ONLY a competent and honest medical scientist can give a proper explanation on why I didn’t die, rejoin my ancestors, and fire up their spirits in singing hallelujah, when my heart skipped three bits, after bumping into Jose Kitindamimba.
I had thought that his father, who died some 70 years ago, had resurfaced after being bored stiff of lifelessness in the graveyard in our village. The frogs there, by the way, hold the dubious record of singing the most off-tune songs in our country, dating back to the era of what Reverend Chris Mtikila sentimentally called Mother Tanganyika.
I was mighty relieved after realising that Jose – who makes a big deal out of sharing the JK initials with our immediate ex-president – was actually the son of his father, whom he started resembling almost scandalously as he grew older.
The long time-gap between when we last met and when we reconnected reminded us of the fact that, many of our older relatives were born, bred, schooled, toiled, married, divorced, became sick, were bewitched, recovered, grew irreparably old, died and were deposited in basements within the village.
For us, after a few years of using shoe-less, jiggerterrorised feet to play football, schooling and fetching firewood in snake-hosting bushes, we scattered in pursuit of advanced education and earning so-called daily bread.
Bread is something on which the Bible says man can’t solely live, but in respect of which a famous intellectual said some people never chanced to even see, let alone eat.
The reconnection was so delightful that, JK and I embraced for nearly three minutes, more tightly than long-separated twins would. It was a natural reaction for two ancestors of Adam from a village with the highest mosquito per capita rate in the world but who survived malaria-induced death, and had kissed six decades byebye.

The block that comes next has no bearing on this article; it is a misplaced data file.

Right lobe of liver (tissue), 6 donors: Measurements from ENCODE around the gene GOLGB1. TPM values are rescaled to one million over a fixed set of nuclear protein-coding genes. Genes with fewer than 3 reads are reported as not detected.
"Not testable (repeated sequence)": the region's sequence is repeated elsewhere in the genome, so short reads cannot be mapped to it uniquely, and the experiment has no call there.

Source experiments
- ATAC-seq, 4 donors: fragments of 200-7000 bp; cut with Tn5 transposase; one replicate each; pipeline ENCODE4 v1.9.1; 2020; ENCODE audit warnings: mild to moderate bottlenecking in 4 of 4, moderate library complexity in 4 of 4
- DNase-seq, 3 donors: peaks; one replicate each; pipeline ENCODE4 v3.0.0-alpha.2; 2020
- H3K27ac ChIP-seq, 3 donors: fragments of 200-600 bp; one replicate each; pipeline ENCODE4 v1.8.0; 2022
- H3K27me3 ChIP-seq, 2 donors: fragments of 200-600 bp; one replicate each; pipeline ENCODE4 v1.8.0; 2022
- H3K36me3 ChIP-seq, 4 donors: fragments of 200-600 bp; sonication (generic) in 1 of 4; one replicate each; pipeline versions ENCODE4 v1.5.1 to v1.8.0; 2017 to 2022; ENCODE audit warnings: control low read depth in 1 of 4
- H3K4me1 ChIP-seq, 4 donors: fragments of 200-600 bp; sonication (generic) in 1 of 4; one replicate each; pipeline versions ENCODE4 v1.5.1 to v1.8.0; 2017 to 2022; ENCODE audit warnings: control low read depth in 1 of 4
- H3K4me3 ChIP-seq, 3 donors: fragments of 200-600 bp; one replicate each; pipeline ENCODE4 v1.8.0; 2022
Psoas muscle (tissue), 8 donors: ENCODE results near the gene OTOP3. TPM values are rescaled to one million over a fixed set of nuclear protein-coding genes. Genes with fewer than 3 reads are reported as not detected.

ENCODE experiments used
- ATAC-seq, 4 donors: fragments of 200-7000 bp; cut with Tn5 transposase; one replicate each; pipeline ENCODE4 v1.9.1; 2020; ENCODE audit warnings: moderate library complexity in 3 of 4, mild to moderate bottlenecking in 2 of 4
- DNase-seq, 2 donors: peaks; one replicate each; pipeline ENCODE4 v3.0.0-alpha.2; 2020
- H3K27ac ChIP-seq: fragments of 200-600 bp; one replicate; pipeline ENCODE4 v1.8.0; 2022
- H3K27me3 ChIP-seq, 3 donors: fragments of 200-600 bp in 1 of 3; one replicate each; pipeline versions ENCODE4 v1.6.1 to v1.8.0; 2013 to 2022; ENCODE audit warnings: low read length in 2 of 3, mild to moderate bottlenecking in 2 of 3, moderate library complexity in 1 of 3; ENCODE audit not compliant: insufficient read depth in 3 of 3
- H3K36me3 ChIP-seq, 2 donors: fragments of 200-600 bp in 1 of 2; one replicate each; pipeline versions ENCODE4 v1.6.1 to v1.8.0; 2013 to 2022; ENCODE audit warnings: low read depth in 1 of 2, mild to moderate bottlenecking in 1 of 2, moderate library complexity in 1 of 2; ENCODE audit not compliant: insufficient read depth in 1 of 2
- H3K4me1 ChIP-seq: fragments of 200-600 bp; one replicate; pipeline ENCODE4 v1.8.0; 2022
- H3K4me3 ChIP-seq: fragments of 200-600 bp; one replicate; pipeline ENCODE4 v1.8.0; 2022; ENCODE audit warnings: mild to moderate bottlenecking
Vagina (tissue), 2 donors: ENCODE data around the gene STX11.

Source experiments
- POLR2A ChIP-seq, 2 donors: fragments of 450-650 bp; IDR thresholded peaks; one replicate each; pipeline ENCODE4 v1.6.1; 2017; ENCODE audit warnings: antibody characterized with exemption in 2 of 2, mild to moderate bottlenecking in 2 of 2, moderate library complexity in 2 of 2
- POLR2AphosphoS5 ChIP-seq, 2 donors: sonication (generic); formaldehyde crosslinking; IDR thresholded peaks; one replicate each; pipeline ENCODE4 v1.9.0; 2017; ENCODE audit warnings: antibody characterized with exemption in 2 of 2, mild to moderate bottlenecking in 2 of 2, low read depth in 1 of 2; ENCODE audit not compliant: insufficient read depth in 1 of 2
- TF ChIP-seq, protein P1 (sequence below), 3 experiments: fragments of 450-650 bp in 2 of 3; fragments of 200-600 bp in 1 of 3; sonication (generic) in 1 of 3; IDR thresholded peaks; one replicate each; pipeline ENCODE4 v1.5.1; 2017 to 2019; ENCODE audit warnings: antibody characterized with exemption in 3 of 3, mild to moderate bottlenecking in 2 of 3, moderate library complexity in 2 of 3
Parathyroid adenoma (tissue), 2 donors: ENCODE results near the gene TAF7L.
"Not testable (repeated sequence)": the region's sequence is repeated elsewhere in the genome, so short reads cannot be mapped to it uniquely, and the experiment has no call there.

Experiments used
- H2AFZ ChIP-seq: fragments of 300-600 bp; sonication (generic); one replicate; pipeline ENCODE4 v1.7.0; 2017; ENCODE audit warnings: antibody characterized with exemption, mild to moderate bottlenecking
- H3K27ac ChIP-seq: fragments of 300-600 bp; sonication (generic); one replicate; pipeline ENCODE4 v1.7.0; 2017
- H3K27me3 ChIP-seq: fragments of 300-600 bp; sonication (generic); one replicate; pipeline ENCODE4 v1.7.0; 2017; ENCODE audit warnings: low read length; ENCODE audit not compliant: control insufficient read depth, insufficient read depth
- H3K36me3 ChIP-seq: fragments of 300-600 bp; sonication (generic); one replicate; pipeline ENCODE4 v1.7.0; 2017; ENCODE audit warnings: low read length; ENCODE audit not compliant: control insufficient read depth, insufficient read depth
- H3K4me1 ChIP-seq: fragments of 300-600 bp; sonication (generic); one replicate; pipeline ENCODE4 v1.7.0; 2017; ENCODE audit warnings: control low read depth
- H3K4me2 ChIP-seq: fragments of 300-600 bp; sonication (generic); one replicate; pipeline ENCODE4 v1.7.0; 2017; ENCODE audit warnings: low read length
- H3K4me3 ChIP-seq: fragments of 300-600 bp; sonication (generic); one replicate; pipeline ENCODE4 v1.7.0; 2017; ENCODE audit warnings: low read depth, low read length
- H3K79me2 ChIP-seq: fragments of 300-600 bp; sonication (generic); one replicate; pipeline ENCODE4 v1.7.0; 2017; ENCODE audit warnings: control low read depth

We reminisced over events of the past, including the dress code revolution during our youth in the 70s, in different towns where we were jointly or separately based. We wore shirts that were so tight that they seemed to have big quarrels with the skins above the waists, which they sought to squeeze to death.
The pairs of trousers were wide-bottomed and helped to sweep the roads along which we walked.
Our feet, long liberated from jiggers, wore shoes weighing about a kilo each, which were fully covered by the trousers, and were exposed only when we sat down.
Literally speaking, someone would invite himself to a police station, a courtroom and a prison, by using a shoe to make someone else four teeth less, over suspicions that he was wishing his girlfriend had been his! Bell-bottomed trousers were replaced by tightfitting ones that seemed to have been super-glued to the wearers, a pair over which JK was hospitalised in 1977.
He failed to take it off before retiring for the night, after returning to his rented single room close to midnight, after a hectic outing at which he had danced as though he was on the devilin- chief’s assignment.
Being a bachelor, technically wifeless, and relative-less as he didn’t live with any family member, no-one could help him. Using a knife, he started slitting a section of the trousers near the lower southeastern end of the waist and the north eastern end of the left thigh.
The idea was to create a gap that he would subsequently broaden and facilitate liberation from the torture.
Due to unsteady concentration, having drank something totally different from water, he did so as liberally as someone slicing a loaf of bread. He cut himself badly, letting out shrieks similar to the ones of a female hyena in the process of delivering a baby. Panicky neighbours rushed him to hospital.
He recovered fully medically, but psychological recovery was partial, given the embarrassment stemming from the circumstances under which he had landed into trouble.
I told JK that last Wednesday, people I thought mistook me for a new presidential appointee, focused much attention to me as I sipped coffee at the Mzizima Airport restaurant, ahead of an Arusha-bound flight.
The awkward way I felt while ascending the airplane stairs made me realise that, during the rush to beat the reporting time deadline ‑ thanks to over-sleeping due to drinking something that might make someone think it was a close relative of cough syrup ‑ I had picked and wore an old pair of tightfitting jeans I had kept as a souvenir !
Quarter-way my story, Jose collapsed after being choked by the soda he was drinking. Mercifully, he recovered. If he had died and I had been charged with manslaughter, the magistrate would have probably laughed himself to death. You could have done the same because, in my defence, I would have argued that, it was most improbable for someone who had never slaughtered a chicken to slaughter another man !